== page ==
This page aims to address the problem of sourcing good clothing for officials, i.e. 'approved' umpires kit that is functional. There is nothing worse than after umpiring a difficult game well, than to be told by the umpire coach/selector. "That was a good performance.....but your trousers are the wrong shade of black." So here are some suggestions....
It's a proven fact that about 30% of core body heat is lost via an uncapped head, or is it? Either way, keeping warm is vital, the benefits of keeping your core body temperature up aren't just to do with personal snugness. As you get cold, your reaction time is slowed and your muscles (and brain) don't work as well as when they're warm. If you are cold and wet and feeling miserable, you are not concentrating on your umpiring. This applies to all of your body. Converseley, in warmer weather you want to feel comfortable and cool, not hot and sweaty.
for your umpiring equipment needs
So starting from the top....
A woolly bobble hat is out, although they have been spotted on some of the more distant hockey pitches in Norfolk. A baseball type cap is acceptable, but most be of a sober colour, dark blue or perhaps red. Be careful with any badge, slogan or logo on the hat. Anything out of the ordinary then the players may pick up on it and use it against you. It looks better if both umpires can wear the same colour. Caps are frowned upon by the coaches. They say it can hide the eyes and face and it can be hard to see whether your colleague is looking over at you or at play. This can be compensated for by raising your head more and using the peak as a sort of beak, big nods and head shakes can aid communication.
Sun glasses are useless for umpiring in - you must have them securley strapped to your head. The players start wondering where your guide dog is. Some people find umpiring under floodlights very difficult as they are dazzled by the lights. Try a cap, don't ever look at the lights. Some people have to wear glasses and this can cause problems in wet/damp weather. Choose the most sheltered side of the pitch to umpire from, if you can.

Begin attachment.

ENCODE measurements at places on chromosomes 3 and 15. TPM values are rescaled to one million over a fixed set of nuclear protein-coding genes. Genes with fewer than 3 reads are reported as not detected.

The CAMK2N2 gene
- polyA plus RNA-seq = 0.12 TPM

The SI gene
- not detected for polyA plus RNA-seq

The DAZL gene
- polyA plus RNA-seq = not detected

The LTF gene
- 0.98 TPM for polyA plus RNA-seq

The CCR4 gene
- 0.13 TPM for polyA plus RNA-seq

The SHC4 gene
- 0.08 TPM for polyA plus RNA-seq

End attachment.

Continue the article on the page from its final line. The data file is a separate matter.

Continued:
NHUA recommend that umpires wear Lime Green (or as an alternative - Electric Orange) sweat shirts or polo shirts.
NHUA wish/hope that clubs would choose their colours accordingly...
Modern clothing can be smart and functional. It is more desirable that both umpires wear the same style and colour as opposed to what they should be wearing.
Since this website started there have been many changes to the range and type of kit available to umpire in. We have moved away from the blazers, ties and white gloves of yesteryear.
NHUA have now arranged for Birds Teamwear of Dereham to stock and supply Lime Green and Electric Orange polo style and sweat shirt tops with the Norfolk Badge,
We are looking into sourcing water-proof tops in the same colours.
Gloves are generally not necessary. They don't look good and can cause you to fumble the whistle. In exceptionally cold conditions (a normal day at Holt!) a pair of cut-off gloves, fawn coloured could be used. These are available on Norwich market at silly prices (£2.00 per pair).
Black trousers only. Black track-suit bottoms are a very poor 2nd option. If the weather is really bad, and/or you are umpiring all day out in the cold, try a pair of rain/wind-proof black over trousers.
What you wear under your top clothes is your own business...
But....If you find yourself umpiring in the wilds of Norfolk then you should consider wearing a pair of thermal long johns underneath the black trousers, available from camping shops or mail order from such places as Damart etc.
The big thing at moment is base Layers. No longer are they called vests & underpants. All the suppliers have this kit so there is plenty of choice. The Aldi supermarket chain often have good offers for this type of garment - advertised for anglers!